NATO measuring campaign with the participation of Fraunhofer FHR Radar systems

Is it worth it to examine the same scenario using radar systems with different frequencies? Could this make it possible to distinguish dummies from weapons, for example? And what additional information can be obtained by capturing the same object from different angles? Fraunhofer FHR participated in a NATO measuring campaign that set out to answer these questions.

© Fraunhofer FHR / Patrick Berens
Central part of a SAR image captured during the measuring campaign in England.

In July and August 2019, the microlite aircraft »Delphin« circled a military training area in England. The special thing was: The training area was examined from lofty heights using alternating Fraunhofer FHR radar systems mounted under the aircraft's wings. This was part of the Multidimensional Radar Imaging measuring campaign carried out by the NATO Research Group SET-250 with the participation of Italy, Poland, the United Kingdom, South Africa, Switzerland, the Netherlands, Australia, and Germany. In the summer, particularly the radar systems from England, the Netherlands and the German Fraunhofer Institute FHR were brought together.

What Is the Added Value Provided by Multisensory Radar?

The question that has to be answered by the measuring campaign and the upcoming follow-up research: What is the added value provided by multisensors and flexible imaging geometries – i.e. measurements with different frequencies, polarizations, viewing angles, and resolutions? Military radar systems usually operate in the ten gigahertz range. But different materials have different reflection properties at different frequencies: Thus, it is possible for an object to be transparent for a beam with a certain frequency, but visible when captured with another frequency. There should be a benefit from viewing a target using radar signals with different frequencies. It is expected that this will make it possible to better expose dummies – for example empty plastic tubes fitted to tanks instead of weapons. A kind of 3D effect should also be achievable when examining an object from different sides to then fuse the pictures.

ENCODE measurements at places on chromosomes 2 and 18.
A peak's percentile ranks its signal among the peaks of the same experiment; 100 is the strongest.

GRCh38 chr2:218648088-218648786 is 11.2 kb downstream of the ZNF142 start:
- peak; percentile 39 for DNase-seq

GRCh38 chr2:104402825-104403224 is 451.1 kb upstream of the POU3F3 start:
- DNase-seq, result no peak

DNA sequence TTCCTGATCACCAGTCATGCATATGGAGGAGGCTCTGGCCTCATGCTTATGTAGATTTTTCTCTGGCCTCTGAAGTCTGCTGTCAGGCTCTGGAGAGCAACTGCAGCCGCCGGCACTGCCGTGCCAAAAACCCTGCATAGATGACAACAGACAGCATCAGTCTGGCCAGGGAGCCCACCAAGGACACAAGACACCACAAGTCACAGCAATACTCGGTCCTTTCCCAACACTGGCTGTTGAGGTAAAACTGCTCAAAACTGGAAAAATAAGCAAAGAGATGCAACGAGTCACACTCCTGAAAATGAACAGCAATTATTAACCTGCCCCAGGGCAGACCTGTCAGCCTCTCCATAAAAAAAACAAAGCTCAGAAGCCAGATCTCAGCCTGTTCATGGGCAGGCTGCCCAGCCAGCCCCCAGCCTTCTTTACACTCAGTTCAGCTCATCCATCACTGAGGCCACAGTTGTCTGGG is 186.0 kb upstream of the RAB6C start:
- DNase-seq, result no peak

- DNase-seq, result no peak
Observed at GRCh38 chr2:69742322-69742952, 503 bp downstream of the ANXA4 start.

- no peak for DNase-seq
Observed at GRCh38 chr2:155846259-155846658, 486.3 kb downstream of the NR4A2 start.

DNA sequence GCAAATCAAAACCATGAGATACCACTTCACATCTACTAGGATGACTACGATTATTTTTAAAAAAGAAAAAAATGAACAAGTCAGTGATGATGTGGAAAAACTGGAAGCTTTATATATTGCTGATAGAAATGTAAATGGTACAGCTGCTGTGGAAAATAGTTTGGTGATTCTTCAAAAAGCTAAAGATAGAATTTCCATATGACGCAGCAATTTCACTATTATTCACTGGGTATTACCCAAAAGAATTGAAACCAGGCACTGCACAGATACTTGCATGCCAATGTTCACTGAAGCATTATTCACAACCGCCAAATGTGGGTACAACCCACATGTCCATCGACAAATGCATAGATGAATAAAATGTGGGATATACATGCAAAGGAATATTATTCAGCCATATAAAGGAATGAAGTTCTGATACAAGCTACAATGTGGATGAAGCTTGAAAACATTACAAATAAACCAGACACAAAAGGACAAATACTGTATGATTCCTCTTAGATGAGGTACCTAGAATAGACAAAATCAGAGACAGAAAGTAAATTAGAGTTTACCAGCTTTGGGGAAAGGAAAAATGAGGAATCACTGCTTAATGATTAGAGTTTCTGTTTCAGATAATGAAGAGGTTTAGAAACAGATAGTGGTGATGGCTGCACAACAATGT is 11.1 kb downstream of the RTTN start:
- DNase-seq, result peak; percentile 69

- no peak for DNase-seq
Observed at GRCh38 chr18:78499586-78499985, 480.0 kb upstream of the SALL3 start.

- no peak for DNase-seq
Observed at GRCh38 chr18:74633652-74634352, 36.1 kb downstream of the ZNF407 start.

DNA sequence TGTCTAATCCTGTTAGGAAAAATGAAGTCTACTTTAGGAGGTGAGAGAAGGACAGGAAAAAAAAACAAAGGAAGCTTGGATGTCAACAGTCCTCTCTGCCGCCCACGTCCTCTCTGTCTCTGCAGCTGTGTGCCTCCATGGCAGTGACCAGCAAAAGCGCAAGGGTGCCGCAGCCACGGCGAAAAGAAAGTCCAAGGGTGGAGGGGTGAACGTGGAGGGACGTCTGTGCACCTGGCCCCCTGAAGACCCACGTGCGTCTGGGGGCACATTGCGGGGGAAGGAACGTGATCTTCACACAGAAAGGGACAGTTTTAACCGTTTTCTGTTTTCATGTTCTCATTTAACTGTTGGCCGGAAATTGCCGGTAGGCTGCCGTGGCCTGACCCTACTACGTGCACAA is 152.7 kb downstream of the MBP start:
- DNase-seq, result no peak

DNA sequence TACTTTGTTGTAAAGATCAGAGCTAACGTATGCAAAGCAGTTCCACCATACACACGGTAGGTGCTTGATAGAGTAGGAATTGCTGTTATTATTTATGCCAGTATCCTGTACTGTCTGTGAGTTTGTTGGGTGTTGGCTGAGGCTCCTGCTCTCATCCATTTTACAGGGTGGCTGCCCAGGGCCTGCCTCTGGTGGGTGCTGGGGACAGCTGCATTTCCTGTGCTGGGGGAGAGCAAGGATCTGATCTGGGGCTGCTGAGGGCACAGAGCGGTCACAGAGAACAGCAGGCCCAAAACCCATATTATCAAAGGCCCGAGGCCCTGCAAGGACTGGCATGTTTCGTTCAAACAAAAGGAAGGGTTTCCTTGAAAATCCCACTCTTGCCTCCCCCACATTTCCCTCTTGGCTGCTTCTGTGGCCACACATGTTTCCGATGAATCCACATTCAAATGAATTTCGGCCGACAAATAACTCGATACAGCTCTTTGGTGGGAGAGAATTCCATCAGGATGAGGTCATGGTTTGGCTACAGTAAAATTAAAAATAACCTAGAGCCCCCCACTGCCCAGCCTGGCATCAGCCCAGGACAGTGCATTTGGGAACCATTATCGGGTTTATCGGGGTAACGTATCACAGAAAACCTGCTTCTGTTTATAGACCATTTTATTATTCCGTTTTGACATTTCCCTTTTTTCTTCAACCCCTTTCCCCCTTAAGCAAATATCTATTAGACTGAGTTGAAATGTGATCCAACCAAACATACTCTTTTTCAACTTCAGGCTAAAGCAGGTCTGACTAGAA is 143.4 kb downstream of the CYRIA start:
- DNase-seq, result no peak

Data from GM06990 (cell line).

Radar Systems with Frequencies from 1 to 94 Gigahertz

While the Dutch L-band radar operated at 1 to 2 gigahertz, the frequency of the British X-band radar was approximately 10 gigahertz. The two Fraunhofer FHR systems operated at 34 and 94 gigahertz respectively: The Ka-band system PAMIR-Ka features a high bandwidth, and in the long run, the antenna direction should be streerable in two directions – this will make it possible to look into the desired direction even when the aircraft is drifting. In contrast, the special feature of the MIRANDA-94 system is its high frequency of 94 gigahertz. Moreover, the system's main components were produced in Germany, mainly at Fraunhofer IAF in Freiburg. A next step will now involve analyzing the acquired data together and then combining them.